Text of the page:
You might have noticed that I like Flash Columns mode. I like it a lot actually, it’s quite fun. Columns II seems to be mainly about Flash Columns since it’s the first choice in the menu and it can be played with either 1 or 2 players. Strangely, Flash Columns mode is not present at all in Columns III. Have you ever seen a game built almost entirely on something, and then the sequel does away with it? It seems very weird to me and I can’t explain why they would get rid of it.
Speaking of weird, let’s have a look at the box art:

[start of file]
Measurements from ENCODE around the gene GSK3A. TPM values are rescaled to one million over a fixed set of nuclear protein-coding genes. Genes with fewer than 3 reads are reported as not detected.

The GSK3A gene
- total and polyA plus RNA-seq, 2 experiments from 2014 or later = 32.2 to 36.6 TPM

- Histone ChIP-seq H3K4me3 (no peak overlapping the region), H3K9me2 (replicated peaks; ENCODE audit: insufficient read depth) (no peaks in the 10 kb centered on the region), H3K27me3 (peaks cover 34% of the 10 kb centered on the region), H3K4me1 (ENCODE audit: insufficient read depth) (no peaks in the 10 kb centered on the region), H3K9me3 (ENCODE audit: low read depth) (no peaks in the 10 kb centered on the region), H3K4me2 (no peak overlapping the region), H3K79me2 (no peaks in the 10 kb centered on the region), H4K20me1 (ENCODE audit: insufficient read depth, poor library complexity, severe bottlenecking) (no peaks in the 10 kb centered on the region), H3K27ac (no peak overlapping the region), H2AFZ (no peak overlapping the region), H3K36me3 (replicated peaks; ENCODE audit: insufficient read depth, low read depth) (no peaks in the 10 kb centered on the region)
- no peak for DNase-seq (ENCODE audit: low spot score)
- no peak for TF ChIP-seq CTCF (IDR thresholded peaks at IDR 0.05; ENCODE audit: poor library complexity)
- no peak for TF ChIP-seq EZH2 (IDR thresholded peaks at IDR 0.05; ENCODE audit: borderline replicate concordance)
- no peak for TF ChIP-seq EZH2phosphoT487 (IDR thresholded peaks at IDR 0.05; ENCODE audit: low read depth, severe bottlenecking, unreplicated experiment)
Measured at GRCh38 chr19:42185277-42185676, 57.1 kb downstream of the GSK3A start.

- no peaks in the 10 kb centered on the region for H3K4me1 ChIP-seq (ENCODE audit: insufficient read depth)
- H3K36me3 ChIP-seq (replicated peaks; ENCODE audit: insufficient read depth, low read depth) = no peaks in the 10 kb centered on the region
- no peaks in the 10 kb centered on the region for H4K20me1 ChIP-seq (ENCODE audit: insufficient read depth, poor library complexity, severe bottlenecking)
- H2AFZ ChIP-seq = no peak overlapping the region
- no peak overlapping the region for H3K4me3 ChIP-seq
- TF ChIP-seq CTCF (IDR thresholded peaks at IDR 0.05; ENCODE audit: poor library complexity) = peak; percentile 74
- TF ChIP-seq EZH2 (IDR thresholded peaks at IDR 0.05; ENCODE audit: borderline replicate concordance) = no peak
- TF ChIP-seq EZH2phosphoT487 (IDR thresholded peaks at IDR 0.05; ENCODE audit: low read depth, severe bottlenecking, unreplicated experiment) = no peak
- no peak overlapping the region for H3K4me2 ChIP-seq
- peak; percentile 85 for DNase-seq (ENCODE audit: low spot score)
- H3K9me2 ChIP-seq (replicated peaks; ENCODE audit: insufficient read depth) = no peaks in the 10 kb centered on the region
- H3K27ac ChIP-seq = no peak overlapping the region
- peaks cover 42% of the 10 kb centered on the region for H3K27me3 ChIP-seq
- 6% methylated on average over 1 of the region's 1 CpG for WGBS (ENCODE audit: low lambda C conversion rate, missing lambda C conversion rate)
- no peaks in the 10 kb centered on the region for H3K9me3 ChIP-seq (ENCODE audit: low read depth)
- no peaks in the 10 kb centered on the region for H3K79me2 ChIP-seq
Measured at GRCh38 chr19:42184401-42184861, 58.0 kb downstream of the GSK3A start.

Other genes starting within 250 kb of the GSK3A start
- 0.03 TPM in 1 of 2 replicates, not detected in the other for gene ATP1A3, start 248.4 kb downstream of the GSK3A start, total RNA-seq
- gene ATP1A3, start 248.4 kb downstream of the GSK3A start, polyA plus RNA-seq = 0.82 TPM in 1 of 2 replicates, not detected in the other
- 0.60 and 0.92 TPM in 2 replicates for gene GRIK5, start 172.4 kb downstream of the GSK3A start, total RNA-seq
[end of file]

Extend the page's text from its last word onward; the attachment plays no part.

Who is that guy in the middle? Is that supposed to be the player? He’s not in the game at all. The title is ridiculous as well: “Revenge of Columns”? I think the columns are supposed to be jewels, but I don’t see how they’re trying to get revenge. It makes less sense than Bubsy’s subtitle. Atleast in Bubsy it’s just a terrible pun about the enemies you face, here…just, what? The story is you bust into some pyramid to steal jewels and some innocent things try to stop you. It’s not about revenge and it’s not about columns. And why did they bother calling it Columns III if Columns II was only released in arcades in Japan? It’s like the Final Fantasy games. 1, 2, 3, 7? 1, 3, 97? Why can’t game developers count? If it were called Columns: Revenge of Columns you wouldn’t have a bunch of kids wondering what happened to Columns II, and it would make a lot more chronological sense.